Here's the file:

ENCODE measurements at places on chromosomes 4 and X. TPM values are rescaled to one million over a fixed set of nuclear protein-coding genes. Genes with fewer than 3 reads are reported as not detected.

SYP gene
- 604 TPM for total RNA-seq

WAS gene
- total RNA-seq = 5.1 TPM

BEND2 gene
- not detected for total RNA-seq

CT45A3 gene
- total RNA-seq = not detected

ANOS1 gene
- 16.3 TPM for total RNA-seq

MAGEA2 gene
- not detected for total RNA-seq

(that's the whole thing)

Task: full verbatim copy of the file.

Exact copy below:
ENCODE measurements at places on chromosomes 4 and X. TPM values are rescaled to one million over a fixed set of nuclear protein-coding genes. Genes with fewer than 3 reads are reported as not detected.

SYP gene
- 604 TPM for total RNA-seq

WAS gene
- total RNA-seq = 5.1 TPM

BEND2 gene
- not detected for total RNA-seq

CT45A3 gene
- total RNA-seq = not detected

ANOS1 gene
- 16.3 TPM for total RNA-seq

MAGEA2 gene
- not detected for total RNA-seq